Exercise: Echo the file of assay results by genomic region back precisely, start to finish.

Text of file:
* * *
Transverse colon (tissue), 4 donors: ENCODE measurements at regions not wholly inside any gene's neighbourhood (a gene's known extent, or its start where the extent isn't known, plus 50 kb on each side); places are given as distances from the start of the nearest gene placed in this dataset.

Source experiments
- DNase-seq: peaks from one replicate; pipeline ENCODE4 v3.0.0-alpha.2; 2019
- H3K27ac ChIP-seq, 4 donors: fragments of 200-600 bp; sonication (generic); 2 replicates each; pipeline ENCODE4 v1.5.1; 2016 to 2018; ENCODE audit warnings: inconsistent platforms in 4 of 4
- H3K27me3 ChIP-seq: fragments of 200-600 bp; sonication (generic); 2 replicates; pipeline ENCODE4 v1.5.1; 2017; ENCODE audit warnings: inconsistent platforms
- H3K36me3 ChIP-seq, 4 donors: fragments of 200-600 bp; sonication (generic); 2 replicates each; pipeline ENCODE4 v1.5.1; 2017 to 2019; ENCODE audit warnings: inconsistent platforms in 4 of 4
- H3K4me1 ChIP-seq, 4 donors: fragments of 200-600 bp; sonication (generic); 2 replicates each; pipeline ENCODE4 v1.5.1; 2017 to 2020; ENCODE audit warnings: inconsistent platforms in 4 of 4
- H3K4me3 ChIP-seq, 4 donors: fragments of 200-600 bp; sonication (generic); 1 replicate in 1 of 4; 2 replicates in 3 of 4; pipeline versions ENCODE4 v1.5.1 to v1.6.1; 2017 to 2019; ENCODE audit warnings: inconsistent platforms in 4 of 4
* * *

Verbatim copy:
Transverse colon (tissue), 4 donors: ENCODE measurements at regions not wholly inside any gene's neighbourhood (a gene's known extent, or its start where the extent isn't known, plus 50 kb on each side); places are given as distances from the start of the nearest gene placed in this dataset.

Source experiments
- DNase-seq: peaks from one replicate; pipeline ENCODE4 v3.0.0-alpha.2; 2019
- H3K27ac ChIP-seq, 4 donors: fragments of 200-600 bp; sonication (generic); 2 replicates each; pipeline ENCODE4 v1.5.1; 2016 to 2018; ENCODE audit warnings: inconsistent platforms in 4 of 4
- H3K27me3 ChIP-seq: fragments of 200-600 bp; sonication (generic); 2 replicates; pipeline ENCODE4 v1.5.1; 2017; ENCODE audit warnings: inconsistent platforms
- H3K36me3 ChIP-seq, 4 donors: fragments of 200-600 bp; sonication (generic); 2 replicates each; pipeline ENCODE4 v1.5.1; 2017 to 2019; ENCODE audit warnings: inconsistent platforms in 4 of 4
- H3K4me1 ChIP-seq, 4 donors: fragments of 200-600 bp; sonication (generic); 2 replicates each; pipeline ENCODE4 v1.5.1; 2017 to 2020; ENCODE audit warnings: inconsistent platforms in 4 of 4
- H3K4me3 ChIP-seq, 4 donors: fragments of 200-600 bp; sonication (generic); 1 replicate in 1 of 4; 2 replicates in 3 of 4; pipeline versions ENCODE4 v1.5.1 to v1.6.1; 2017 to 2019; ENCODE audit warnings: inconsistent platforms in 4 of 4